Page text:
Kearns v. Clark, 343 Pa.Super. 30, 34, 493 A.2d 1358, 1360 (1985) (citations omitted). A thorough review of all of the evidence compels the conclusion that the court en banc properly rejected appellees' motion for judgment n.o.v. since there was more than sufficient evidence upon which the jury could find that the appellee was liable. Accordingly, we affirm the decision of the court en banc rejecting appellee's motion for judgment n.o.v.

Appellant similarly presents but one issue for our review:

Where liability is premised on the duty of a "possessor"[[1]] of land to protect business invitees from the criminal acts of third persons who come on the land, as defined by Section 344 of the Restatement (Second) of Torts,[[2]] is the *193 question of whether or not a business is a "possessor" and, therefore, owes a duty to business invitees, a question of law for the court where possession results from an easement of use.

We hold that the question of whether the holder of an easement is a "possessor" is a question for the fact-finder. The expectation that this rather fundamental question would be quickly addressed and even resolved by abundant appellate authority has proven false. Whether a particular issue is to be confronted as a question of law and, therefore, is one to be decided by the court, or whether it is a question of fact to be resolved by a jury, is, once the study moves beyond the routine and obvious, a most troublesome inquiry upon which there has been a dearth of decision. Although it was not the principal holding in the case, our Supreme Court did suggest some years ago that the issue of whether an easement holder is a "possessor" is a question for the fact finder. Cooper v. City of Reading, 392 Pa. 452, 140 A.2d 792 (1958). There, our Supreme Court stated:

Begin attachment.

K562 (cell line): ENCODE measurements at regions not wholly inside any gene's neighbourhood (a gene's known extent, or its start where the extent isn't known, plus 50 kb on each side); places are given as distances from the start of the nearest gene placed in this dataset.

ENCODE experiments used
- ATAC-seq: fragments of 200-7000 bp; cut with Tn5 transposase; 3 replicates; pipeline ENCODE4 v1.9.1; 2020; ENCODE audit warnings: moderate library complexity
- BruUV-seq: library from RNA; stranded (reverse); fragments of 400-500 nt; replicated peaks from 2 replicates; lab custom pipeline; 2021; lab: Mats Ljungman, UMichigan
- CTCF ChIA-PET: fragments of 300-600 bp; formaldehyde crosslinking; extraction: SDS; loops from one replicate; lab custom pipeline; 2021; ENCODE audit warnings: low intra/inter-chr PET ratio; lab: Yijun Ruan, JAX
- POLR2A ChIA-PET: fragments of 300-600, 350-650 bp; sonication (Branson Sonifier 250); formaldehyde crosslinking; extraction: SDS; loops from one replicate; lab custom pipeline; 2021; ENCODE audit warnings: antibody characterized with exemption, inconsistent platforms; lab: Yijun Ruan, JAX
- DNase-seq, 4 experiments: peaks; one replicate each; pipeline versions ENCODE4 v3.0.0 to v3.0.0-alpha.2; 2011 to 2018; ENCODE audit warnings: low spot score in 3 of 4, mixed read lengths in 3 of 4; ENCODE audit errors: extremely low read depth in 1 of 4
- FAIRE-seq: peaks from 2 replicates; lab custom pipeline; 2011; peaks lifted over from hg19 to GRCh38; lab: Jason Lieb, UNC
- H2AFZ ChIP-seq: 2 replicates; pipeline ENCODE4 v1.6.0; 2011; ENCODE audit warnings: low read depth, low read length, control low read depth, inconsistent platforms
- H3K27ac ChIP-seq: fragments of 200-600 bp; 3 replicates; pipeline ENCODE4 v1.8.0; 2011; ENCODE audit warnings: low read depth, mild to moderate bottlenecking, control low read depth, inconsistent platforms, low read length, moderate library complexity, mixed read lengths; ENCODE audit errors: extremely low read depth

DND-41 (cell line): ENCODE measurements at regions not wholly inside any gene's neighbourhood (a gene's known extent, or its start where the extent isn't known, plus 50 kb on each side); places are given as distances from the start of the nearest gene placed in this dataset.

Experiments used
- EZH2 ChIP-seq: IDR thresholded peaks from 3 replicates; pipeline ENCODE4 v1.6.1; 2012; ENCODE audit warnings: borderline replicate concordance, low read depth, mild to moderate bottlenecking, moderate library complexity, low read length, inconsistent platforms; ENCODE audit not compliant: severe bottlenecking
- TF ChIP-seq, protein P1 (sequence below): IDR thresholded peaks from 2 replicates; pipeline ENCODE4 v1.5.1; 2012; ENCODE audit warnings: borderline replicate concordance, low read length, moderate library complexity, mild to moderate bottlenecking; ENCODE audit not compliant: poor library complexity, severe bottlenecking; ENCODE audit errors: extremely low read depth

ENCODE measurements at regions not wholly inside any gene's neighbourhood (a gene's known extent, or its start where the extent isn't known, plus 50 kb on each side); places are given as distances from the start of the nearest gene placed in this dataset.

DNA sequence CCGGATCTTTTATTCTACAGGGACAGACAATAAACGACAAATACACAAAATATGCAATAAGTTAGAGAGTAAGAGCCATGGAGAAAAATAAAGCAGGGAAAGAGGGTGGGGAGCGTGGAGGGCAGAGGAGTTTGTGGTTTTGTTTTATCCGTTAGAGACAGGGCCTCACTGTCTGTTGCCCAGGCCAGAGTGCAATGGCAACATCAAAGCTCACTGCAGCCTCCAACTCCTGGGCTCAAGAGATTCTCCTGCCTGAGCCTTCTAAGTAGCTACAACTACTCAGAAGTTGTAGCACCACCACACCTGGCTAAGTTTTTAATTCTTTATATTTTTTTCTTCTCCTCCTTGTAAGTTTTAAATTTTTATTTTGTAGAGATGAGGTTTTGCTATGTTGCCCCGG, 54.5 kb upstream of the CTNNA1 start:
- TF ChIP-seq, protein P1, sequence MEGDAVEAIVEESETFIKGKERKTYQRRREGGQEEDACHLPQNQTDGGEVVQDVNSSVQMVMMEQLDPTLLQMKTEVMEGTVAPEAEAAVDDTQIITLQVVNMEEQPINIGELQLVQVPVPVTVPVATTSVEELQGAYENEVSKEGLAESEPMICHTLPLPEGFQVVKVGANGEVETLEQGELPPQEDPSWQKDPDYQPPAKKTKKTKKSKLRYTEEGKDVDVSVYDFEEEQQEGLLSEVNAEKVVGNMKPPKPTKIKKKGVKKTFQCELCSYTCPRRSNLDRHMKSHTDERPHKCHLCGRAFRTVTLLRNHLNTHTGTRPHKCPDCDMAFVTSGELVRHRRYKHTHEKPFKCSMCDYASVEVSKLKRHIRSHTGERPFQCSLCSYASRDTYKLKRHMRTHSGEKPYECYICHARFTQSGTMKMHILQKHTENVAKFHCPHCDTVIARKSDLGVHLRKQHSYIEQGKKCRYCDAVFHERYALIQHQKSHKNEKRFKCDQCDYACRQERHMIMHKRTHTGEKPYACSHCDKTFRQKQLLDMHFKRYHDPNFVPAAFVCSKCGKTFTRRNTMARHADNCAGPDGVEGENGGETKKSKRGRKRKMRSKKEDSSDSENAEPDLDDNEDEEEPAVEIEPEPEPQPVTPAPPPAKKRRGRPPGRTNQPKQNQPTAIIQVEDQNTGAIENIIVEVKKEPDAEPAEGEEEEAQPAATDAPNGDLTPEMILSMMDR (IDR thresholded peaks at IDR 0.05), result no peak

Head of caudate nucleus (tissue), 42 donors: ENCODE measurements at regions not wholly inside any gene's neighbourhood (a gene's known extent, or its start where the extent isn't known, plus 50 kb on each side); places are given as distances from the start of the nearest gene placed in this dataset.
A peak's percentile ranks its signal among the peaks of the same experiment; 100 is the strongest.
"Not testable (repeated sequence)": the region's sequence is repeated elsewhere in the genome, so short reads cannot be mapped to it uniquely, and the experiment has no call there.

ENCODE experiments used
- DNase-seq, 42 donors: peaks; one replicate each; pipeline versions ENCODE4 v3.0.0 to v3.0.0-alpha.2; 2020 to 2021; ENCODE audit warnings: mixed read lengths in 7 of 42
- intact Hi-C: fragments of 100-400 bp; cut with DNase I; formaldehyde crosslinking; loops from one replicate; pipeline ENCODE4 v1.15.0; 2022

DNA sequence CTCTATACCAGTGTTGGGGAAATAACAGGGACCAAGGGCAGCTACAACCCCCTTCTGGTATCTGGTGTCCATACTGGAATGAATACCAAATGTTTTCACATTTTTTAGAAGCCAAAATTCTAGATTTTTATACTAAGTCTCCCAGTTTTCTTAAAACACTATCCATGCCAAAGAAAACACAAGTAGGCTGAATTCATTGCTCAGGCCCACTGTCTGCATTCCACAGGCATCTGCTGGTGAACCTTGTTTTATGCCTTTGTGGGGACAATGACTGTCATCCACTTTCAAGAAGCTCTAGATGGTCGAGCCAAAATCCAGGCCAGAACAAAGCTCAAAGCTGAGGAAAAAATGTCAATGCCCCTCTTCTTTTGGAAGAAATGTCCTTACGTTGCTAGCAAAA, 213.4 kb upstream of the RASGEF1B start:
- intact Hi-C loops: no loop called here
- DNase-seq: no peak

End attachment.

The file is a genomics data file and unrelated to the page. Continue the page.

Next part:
The identity of the owner of the canal bed at anytime in the last fifty years is not divulged, nor the terms of the original easement, but the city had an easement. That is not denied; it is used continuously, and by fair inference has never been disturbed. The city possessed the ordinary power of an easement holder to secure and make safe its exercise of rights, and for that purpose to enter the bed at the spot of discharge, and make reasonable alterations or repairs. The city completely controlled the *194 land upon which the pool was located by the manner in which it exercised its easement.

Id., 392 Pa. at 460, 140 A.2d at 796. While this statement of our Supreme Court cannot be considered a clear and firm pronouncement of principle, it lends support to our conclusion that the question of whether an easement holder exercised requisite control and possession is a determination for the fact finder and requires examination of the underlying facts as revealed by the evidence. In any event, our analysis of the issue and reflection upon the practical effect of our ruling causes us to decide that the issue of whether or not an easement holder is a "possessor" of land, presents a mixed question of law and fact which is within the province of a jury to decide after, of course, the trial court has in careful patient expression instructed the jury upon the applicable law.